Just days after Goldman slashed its Q3 GDP estimate for China to 0%, predicting no growth in the world's second largest economy, overnight Beijing confirmed that the Chinese economy has indeed stalled, with the September Mfg PMI contracting in September for the first time since the COVID-19 outbreak, even as the non-Mfg PMI rebounded after the end of the recent Delta outbreak.
Commenting on the contraction in mfg PMI, Goldman attributed it to the production cuts caused by energy constraints with both the output sub-index and the new orders sub-index in the NBS manufacturing PMI survey decreasing in September. However, Goldman warned that the numbers may not capture full impact of energy restrictions as the NBS survey was taken around 22nd-25th of the month.
- Mfg PMI contracted in September for the first time since the COVID-19 outbreak on the back of weaker production. The headline reading declined by -0.5pp from August to 49.6, overriding the seasonality, weaker than market expectations of 50. PMI dropped by -1.5pp to 49.7 for medium sized firms and by -0.7pp to 47.5 for small ones but edged up 0.1pp to 50.4 for large enterprises. NBS indicated the industry divergence remained significant in September - the production and new order indexes of high energy intensity industries fell below 45.0, likely due to the production cuts caused by energy constraints, while the production and new order indexes of high-tech manufacturing were above 54.0, suggesting continued expansion.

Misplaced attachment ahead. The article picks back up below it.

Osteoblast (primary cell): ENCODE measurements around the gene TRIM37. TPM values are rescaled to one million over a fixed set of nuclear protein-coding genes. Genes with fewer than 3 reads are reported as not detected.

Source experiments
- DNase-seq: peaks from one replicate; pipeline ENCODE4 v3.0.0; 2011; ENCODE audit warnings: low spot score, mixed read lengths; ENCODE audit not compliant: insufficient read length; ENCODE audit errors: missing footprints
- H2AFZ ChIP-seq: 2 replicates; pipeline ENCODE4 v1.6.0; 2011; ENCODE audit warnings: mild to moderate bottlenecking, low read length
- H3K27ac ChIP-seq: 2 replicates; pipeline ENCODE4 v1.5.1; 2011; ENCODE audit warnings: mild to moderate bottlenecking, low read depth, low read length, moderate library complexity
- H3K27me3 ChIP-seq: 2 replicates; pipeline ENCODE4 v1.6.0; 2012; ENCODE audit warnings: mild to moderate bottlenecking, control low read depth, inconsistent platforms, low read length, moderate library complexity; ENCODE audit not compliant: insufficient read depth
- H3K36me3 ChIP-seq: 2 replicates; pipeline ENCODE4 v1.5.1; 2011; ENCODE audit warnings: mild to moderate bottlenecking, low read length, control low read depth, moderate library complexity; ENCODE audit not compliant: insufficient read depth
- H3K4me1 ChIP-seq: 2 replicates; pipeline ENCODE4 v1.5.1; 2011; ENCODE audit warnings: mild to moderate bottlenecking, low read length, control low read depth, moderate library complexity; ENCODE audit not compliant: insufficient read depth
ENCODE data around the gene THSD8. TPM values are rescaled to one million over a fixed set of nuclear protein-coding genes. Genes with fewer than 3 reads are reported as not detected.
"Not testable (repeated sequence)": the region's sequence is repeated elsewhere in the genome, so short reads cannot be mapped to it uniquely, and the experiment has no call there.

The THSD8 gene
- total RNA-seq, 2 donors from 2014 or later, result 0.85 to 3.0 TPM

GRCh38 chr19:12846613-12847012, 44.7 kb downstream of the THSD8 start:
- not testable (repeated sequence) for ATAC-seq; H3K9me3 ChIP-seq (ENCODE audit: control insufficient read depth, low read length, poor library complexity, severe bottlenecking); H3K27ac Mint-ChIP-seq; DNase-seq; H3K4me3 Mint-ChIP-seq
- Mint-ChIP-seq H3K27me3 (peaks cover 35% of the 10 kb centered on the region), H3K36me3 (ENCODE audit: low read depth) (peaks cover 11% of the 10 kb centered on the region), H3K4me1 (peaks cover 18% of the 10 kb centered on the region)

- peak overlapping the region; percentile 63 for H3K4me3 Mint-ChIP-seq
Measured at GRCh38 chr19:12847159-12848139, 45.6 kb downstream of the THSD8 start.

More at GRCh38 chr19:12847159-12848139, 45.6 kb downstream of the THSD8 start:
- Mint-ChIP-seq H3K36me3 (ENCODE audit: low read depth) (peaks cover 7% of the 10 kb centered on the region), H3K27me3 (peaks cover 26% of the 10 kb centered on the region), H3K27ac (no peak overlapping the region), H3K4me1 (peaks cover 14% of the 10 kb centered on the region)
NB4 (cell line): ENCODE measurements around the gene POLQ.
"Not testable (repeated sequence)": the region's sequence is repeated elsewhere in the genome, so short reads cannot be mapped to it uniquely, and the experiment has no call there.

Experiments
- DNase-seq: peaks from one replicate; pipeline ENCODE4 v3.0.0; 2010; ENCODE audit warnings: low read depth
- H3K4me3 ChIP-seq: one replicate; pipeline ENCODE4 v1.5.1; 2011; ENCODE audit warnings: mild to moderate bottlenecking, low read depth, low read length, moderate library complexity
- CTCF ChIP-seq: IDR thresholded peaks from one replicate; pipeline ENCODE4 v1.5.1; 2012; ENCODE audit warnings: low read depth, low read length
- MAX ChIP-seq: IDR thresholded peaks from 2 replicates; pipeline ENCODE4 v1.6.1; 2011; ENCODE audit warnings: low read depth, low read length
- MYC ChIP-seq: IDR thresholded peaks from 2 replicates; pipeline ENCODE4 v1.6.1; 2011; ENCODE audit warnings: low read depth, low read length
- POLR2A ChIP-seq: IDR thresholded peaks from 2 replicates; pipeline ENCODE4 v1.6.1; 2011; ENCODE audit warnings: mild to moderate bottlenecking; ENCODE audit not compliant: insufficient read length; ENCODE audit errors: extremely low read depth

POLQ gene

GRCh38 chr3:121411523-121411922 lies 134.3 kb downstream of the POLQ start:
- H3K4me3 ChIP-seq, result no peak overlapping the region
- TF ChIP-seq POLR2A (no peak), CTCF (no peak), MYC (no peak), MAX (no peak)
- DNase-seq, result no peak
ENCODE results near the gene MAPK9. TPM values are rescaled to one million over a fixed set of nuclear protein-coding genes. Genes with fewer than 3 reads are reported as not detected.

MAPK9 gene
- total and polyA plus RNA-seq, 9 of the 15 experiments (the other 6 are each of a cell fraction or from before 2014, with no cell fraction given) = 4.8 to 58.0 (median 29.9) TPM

- Production declined by a significant -1.4pp to 49.5. The abrupt power cuts and the “dual energy control” already started to show the impact.
- New orders lost -0.3pp to 49.3, with new export orders down by -0.5pp to the 15-month low at 46.2. Imports pulled back by a larger -1.5pp to 46.8. Both domestic and external demand seemed to have weakened further.
- Purchasing price and producer price indices rose by 2.2pp to 63.5 and by 3pp to 56.4, respectively. The energy outages and supply disruptions kept up industrial prices.
- Finished goods inventory slid -0.5pp to 47.2 as production waned, while raw materials inventory climbed 0.5pp to 48.2.
- Mfg employment dropped by -0.6pp to 49, showing a deterioration of the labor market condition.
- The new export order sub-index fell to 46.2 in September vs. 46.7 in August, and the import sub-index fell to 46.8 in September (vs. 48.3 in August).
- Non-Mfg PMI rebounded after the end of the earlier Delta outbreak. Following a -7.3pp slump in August, it recovered 5.7pp to 53.2, way above market consensus at 49.8. All sub-indices improved, with new business up 6.8pp to 49 and employment up 0.8pp to 47.8. Sector-wise, PMI almost returned to the pre-Delta level, up 7.2pp to 52.4, for services. In contrast, PMI printed -3ppt lower at 57.5 for construction, likely due to the property slowdown.